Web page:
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Sara June 25, 2012 at 7:28 am

What a heartwrenching description of chronic pain. Wishing you respite in the days to come.
Sara´s last [type] ..Dusty books

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Sarah Henry June 25, 2012 at 8:09 am

Thank you so much, Sara, I so appreciate your kind words and good wishes.

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Susan of Litttle Ladies Who Lunch June 25, 2012 at 8:57 am

Just writing to show my support. I went through bout of that type of pain for a few days and I was scared out of my wits. I can only imagine what it is like to deal with it chronically. I don’t know if this will help, but I used something called a “castor oil pack.” I ordered the wool flannel on-line. Good luck. And I do hope the pain retreats soon!

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Sarah Henry June 25, 2012 at 9:14 am

Hi Susan, Nice to see you here. And thanks for this idea — I alternate between heat and ice packs, which do bring some relief. I’ll have to check out the castor oil kind.

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Sheryl June 25, 2012 at 11:40 am

Oh, Sarah, I’m so sorry. I know from that kind of pain. I had a problem with my neck and tried everything I could to avoid surgery. But the pain was so excruciating and finally unbearable and had me in anguished tears almost every night. Pain is so debilitating and can weaken the strongest of us. I finally had the surgery. Things were good until 10 years later…when the pain returned and I had to have a second surgery. Hopefully you will be able to side-step it the second time around, but if you do have to have it, I sincerely hope it eases your discomfort – for good.

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Sarah Henry June 25, 2012 at 1:37 pm

Thank you, Sheryl. Curious to hear that you’re a “second-time rounder” too. How long have you been pain free post-second surgery? I do hope it holds this time for you.

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Irene June 25, 2012 at 11:40 am

Pain, pain, go away!
Chronic pain is horrible…wishing you a complete recovery soon!!!!

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Sarah Henry June 25, 2012 at 1:38 pm

Thanks muchly, Irene. I might just try that little mantra in my mind.

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Brette June 25, 2012 at 11:43 am

Wishing you relief from pain very, very soon! I think we have to find relief in our own ways and who cares what it is if it works.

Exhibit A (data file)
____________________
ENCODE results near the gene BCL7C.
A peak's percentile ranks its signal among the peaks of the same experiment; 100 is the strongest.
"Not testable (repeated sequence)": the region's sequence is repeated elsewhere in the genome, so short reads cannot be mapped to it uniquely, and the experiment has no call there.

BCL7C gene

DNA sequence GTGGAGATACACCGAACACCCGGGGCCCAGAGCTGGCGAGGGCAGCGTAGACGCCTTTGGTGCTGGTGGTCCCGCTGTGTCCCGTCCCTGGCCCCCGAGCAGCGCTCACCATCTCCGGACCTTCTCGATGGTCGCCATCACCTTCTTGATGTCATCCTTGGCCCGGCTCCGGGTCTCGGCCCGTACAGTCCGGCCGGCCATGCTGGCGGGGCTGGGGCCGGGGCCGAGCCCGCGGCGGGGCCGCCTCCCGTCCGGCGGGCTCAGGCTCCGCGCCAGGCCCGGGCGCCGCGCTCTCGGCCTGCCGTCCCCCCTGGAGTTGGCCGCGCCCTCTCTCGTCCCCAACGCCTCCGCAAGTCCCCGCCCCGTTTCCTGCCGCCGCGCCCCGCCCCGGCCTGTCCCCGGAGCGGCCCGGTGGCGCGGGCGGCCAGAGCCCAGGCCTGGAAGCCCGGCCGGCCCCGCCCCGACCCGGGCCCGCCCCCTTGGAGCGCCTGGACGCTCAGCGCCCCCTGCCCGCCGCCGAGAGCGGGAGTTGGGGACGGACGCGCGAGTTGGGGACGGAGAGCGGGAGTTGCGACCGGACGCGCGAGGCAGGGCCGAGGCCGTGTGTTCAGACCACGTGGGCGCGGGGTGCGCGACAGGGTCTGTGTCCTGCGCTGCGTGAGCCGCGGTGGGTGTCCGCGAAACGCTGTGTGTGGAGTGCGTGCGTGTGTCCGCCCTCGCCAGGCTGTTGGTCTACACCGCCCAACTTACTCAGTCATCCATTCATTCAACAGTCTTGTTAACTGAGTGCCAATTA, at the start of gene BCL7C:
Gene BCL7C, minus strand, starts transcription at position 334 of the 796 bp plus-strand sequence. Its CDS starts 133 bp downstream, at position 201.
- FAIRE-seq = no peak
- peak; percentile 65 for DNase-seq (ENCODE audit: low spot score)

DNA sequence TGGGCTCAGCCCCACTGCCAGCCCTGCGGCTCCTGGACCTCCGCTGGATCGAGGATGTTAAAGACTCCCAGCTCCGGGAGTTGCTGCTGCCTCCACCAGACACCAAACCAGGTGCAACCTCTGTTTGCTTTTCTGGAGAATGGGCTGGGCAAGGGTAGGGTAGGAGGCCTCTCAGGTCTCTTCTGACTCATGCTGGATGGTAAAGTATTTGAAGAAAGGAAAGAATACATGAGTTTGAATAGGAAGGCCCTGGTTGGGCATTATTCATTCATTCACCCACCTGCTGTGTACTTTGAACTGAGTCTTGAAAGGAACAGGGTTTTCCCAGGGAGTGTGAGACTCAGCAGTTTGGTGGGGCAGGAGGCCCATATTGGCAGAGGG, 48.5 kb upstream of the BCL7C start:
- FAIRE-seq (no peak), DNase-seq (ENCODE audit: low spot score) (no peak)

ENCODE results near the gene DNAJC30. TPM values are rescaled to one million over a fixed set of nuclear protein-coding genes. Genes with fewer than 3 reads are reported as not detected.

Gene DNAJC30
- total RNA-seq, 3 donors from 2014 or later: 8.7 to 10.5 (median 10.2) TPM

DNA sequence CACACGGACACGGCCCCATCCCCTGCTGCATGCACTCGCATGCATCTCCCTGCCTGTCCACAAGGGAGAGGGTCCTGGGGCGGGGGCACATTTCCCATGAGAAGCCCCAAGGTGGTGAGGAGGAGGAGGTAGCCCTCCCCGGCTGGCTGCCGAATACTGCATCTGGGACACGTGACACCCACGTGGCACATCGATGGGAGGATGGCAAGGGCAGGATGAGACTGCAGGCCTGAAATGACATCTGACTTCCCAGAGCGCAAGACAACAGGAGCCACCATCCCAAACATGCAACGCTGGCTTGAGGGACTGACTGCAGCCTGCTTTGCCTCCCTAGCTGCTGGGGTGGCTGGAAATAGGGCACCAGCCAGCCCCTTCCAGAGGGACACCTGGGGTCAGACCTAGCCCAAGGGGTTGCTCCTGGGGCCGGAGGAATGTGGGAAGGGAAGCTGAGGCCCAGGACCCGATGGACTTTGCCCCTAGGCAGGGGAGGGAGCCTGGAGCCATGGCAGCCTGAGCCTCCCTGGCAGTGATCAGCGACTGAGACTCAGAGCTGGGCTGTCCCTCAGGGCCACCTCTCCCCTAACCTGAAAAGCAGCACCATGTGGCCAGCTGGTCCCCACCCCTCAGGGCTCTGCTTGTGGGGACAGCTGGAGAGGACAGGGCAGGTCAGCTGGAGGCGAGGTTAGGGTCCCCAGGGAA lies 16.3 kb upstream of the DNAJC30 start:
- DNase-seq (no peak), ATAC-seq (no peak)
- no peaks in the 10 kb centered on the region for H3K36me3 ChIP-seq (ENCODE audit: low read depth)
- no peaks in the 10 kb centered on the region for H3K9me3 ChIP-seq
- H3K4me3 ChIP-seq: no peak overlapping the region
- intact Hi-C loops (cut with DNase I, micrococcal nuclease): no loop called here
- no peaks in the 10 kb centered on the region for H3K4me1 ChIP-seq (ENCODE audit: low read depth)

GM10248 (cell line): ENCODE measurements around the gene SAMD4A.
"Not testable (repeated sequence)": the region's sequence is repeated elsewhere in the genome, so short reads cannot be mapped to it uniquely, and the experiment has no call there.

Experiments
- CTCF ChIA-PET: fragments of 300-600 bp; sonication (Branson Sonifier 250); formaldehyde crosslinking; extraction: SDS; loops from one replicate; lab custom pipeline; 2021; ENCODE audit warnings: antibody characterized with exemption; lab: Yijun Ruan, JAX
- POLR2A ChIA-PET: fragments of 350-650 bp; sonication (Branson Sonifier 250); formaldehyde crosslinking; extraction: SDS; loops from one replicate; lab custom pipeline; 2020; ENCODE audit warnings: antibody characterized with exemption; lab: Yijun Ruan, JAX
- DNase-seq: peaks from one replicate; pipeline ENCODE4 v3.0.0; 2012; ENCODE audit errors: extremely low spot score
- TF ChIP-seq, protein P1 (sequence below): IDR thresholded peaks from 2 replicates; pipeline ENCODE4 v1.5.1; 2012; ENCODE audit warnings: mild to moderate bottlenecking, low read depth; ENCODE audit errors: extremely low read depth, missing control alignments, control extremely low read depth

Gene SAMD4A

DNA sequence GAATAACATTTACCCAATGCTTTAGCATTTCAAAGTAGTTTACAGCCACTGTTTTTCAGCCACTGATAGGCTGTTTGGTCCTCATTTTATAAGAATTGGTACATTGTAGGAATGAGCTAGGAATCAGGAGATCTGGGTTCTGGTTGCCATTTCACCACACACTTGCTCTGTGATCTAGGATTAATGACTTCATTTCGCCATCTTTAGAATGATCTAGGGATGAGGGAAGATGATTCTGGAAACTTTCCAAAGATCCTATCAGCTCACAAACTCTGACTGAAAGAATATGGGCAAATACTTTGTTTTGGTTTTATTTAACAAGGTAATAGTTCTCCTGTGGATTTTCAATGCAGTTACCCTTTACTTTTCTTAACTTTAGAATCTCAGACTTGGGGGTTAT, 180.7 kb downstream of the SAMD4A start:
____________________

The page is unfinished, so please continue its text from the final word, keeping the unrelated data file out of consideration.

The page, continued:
Brette´s last [type] ..Martha Mondays: Coconut Balls

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Sarah Henry June 25, 2012 at 1:39 pm

Appreciate the sentiment, Brette, pretty much my perspective these days too.

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birdhouses June 25, 2012 at 12:40 pm

Wishing you the best! Pain is traumatic. I hope you find something to take it away.

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Sarah Henry June 25, 2012 at 1:39 pm

Well, hello, birdhouses, and thank you for your good wishes.

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ruth pennebaker June 25, 2012 at 1:35 pm

What a lovely, thoughtful post, Sarah. I’m thinking about a lot of those same issues as I try to age well. Hoping this week’s procedure will bring you relief.
ruth pennebaker´s last [type] ..No, We Are Not From Here but the Possum Was

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Sarah Henry June 25, 2012 at 1:41 pm

Thanks, Ruth, means a lot, hearing that from you. Ah, yes, how to age well — and with grace — is something I thought I’d be dealing with a decade from now. And here we are. Must say, though, I think your posts on this subject are spot on — and frequently funny to boot.

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tea_austen June 25, 2012 at 3:53 pm

Might I say that knowing how much you get accomplished WHILE wrestling with physical challenges makes me a little scared for what you will be like full force :-). That said, I wish there was something I could do. I’ve been there too, and it’s hard. Though clearly the pain hasn’t impacted your writing talent one bit. This was a beautiful piece. I hope you can soon look back at this phase and know it’s in your past. Sending best (strength, stiff drinks, whatever works). xox

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Sarah Henry June 25, 2012 at 4:49 pm

You’re funny, Tara, and thank you for your generous thoughts and comments. And for sending best…look forward to having a stiff drink with you when this is, indeed, a thing of the past.

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Alexandra June 25, 2012 at 4:01 pm

This was such beautiful writing, Sarah. I have never had this experience. I’m sorry you have to go through it. I learned today, out of the blue, that an old college friend has advanced uterine cancer. That made my sunny day turn dark. I hope your surgery is successful.
Alexandra´s last [type] ..How to Enjoy Your Wellfleet Getaway

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Sarah Henry June 25, 2012 at 4:46 pm

Thank you, Sandy. And I’m so sorry to hear that you had such sad news today about your friend.